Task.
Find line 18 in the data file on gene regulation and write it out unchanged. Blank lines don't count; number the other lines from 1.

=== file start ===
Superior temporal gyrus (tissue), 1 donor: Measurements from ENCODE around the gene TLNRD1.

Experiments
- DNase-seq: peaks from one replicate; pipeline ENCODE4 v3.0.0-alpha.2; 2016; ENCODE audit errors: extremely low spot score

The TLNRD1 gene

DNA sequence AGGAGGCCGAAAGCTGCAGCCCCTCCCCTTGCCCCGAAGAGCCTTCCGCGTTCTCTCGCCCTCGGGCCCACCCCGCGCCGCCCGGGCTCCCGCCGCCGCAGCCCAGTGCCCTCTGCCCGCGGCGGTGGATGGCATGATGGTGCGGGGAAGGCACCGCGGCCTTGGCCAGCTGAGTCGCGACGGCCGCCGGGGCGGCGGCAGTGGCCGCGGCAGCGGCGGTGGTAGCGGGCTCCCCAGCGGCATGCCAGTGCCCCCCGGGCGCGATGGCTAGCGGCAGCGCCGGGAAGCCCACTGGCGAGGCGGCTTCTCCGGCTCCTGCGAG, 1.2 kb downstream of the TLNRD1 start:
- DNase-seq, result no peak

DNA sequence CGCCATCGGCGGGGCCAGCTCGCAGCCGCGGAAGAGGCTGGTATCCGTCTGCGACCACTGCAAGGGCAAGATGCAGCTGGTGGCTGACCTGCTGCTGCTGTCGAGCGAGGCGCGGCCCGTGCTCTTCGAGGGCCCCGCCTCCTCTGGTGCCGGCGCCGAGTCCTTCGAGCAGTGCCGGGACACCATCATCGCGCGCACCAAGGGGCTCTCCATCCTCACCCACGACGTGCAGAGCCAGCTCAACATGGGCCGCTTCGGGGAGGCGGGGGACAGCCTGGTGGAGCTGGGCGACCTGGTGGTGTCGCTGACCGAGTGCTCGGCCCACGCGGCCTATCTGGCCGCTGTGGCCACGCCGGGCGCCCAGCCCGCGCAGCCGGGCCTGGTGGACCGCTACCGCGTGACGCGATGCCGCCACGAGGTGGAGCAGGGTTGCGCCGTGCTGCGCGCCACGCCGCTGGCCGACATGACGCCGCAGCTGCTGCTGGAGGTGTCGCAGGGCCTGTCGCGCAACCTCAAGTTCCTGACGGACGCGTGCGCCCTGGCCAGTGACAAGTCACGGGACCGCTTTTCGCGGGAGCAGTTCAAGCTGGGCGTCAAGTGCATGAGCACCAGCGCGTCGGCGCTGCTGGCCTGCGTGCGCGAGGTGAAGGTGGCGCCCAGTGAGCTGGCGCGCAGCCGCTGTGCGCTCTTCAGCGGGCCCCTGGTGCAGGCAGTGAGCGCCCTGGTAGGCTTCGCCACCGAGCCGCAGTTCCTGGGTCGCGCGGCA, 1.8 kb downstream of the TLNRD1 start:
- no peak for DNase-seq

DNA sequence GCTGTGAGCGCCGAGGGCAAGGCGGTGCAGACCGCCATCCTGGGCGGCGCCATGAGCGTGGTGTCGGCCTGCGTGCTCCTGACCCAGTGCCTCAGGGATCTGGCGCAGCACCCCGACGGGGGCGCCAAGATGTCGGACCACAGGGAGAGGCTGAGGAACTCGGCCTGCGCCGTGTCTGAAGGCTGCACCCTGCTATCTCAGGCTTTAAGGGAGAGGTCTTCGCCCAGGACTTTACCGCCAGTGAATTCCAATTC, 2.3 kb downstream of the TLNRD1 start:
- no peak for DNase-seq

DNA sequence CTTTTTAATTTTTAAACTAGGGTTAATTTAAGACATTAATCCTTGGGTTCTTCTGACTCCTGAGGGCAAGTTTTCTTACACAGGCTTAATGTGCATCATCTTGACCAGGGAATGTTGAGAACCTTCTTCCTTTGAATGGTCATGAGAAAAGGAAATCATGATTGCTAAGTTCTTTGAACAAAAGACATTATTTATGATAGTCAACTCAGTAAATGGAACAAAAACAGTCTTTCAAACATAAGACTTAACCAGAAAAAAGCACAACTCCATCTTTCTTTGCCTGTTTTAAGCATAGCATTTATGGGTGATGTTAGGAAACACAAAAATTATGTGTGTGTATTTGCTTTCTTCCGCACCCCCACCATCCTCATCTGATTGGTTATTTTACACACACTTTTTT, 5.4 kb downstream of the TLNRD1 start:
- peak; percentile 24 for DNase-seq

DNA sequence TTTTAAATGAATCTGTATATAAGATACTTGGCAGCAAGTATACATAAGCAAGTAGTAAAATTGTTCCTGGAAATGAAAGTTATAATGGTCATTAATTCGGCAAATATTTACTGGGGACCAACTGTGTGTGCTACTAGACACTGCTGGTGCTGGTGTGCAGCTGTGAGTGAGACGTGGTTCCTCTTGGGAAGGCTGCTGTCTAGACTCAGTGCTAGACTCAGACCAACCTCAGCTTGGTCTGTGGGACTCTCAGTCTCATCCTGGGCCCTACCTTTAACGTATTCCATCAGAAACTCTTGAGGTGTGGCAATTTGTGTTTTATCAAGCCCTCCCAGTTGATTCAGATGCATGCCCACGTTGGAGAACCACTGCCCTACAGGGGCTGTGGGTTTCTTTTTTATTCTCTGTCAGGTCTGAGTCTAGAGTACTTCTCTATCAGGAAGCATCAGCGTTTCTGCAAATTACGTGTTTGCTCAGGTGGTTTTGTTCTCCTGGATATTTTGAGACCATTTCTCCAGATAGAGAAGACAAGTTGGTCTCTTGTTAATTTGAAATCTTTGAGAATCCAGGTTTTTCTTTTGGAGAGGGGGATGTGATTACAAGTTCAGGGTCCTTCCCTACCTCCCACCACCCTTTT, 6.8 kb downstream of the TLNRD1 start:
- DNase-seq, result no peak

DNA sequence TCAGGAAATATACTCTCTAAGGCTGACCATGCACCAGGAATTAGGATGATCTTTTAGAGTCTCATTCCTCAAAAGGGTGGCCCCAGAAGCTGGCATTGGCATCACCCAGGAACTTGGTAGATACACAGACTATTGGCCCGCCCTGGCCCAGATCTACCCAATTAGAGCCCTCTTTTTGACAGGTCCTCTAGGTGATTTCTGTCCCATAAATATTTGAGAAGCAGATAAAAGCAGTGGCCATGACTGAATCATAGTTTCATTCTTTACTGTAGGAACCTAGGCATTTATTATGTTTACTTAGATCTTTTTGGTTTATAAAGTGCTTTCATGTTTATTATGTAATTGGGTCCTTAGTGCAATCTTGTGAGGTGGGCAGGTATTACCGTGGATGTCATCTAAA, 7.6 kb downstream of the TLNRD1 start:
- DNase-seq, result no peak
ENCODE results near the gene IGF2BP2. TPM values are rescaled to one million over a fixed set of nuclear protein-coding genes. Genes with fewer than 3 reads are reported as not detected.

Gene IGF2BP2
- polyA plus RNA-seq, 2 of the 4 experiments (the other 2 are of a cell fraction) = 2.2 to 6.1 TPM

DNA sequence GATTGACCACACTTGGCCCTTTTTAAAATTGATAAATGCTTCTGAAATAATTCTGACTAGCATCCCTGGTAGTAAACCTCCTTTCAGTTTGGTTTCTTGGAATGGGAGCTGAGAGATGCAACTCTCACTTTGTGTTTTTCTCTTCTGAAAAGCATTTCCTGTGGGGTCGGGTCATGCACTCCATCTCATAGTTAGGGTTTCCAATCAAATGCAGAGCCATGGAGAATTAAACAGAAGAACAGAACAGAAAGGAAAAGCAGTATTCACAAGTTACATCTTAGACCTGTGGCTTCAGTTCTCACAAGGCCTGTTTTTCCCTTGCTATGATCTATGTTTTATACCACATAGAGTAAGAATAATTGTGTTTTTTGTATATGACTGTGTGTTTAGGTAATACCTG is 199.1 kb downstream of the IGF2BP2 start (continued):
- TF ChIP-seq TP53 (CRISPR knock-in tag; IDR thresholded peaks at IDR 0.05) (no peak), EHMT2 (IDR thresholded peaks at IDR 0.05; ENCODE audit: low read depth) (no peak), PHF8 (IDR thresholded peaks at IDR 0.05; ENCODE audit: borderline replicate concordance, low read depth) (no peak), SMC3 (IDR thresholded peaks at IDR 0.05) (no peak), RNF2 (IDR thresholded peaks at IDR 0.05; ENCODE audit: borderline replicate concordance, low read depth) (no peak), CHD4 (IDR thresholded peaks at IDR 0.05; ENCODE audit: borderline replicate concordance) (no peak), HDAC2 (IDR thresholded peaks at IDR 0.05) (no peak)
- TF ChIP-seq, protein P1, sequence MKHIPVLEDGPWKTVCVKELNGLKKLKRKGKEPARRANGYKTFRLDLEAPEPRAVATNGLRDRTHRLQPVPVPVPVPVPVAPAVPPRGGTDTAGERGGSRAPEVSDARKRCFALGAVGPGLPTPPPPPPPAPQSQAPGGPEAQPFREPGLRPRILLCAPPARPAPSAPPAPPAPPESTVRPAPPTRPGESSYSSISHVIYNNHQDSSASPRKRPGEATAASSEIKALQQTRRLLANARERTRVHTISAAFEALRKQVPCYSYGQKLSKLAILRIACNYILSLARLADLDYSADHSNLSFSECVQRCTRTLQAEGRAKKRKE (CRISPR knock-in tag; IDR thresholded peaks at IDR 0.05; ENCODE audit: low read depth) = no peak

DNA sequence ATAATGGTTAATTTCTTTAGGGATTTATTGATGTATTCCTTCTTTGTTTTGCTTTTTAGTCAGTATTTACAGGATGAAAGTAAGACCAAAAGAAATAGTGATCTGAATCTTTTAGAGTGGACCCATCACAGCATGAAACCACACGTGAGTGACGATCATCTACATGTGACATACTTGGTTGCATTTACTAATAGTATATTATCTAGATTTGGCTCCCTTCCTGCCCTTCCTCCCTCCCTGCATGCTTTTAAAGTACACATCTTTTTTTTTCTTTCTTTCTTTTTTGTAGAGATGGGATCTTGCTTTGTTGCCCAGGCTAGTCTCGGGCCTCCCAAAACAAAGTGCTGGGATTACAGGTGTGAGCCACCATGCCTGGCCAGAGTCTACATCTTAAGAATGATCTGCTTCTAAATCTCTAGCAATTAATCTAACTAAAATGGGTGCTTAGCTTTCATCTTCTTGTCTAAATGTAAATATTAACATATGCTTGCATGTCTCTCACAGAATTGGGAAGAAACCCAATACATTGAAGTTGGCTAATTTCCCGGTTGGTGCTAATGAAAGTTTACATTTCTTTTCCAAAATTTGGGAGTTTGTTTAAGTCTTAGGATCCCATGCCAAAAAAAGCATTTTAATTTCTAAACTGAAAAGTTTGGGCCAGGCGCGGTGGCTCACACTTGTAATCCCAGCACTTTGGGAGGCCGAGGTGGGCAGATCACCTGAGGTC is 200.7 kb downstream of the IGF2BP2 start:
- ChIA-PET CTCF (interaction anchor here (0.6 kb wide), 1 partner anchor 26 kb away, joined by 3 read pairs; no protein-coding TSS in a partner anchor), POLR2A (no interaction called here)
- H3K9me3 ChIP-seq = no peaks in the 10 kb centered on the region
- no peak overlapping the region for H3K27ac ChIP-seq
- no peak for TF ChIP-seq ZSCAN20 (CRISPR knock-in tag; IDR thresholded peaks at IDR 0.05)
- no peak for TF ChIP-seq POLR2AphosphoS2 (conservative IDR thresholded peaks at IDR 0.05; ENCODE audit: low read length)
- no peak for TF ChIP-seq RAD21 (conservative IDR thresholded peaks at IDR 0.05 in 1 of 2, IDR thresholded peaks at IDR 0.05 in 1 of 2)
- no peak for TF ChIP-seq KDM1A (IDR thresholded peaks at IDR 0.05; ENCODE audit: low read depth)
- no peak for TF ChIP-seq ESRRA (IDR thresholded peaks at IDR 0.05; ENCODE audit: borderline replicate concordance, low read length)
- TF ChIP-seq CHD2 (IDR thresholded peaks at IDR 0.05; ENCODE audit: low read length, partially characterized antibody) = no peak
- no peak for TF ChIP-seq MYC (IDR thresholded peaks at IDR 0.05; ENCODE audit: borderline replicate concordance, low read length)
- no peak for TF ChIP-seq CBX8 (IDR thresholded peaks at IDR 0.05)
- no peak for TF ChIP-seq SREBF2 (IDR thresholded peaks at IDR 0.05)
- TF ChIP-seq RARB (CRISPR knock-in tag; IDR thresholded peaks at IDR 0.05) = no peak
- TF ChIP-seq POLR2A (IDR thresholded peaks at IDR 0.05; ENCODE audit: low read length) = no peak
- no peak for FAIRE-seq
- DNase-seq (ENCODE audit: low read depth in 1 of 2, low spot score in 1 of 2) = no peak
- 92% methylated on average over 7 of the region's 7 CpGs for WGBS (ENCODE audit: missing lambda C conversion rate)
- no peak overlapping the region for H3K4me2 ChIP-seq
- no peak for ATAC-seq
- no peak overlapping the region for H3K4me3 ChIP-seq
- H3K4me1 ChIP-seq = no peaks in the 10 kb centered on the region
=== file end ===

Gene IGF2BP2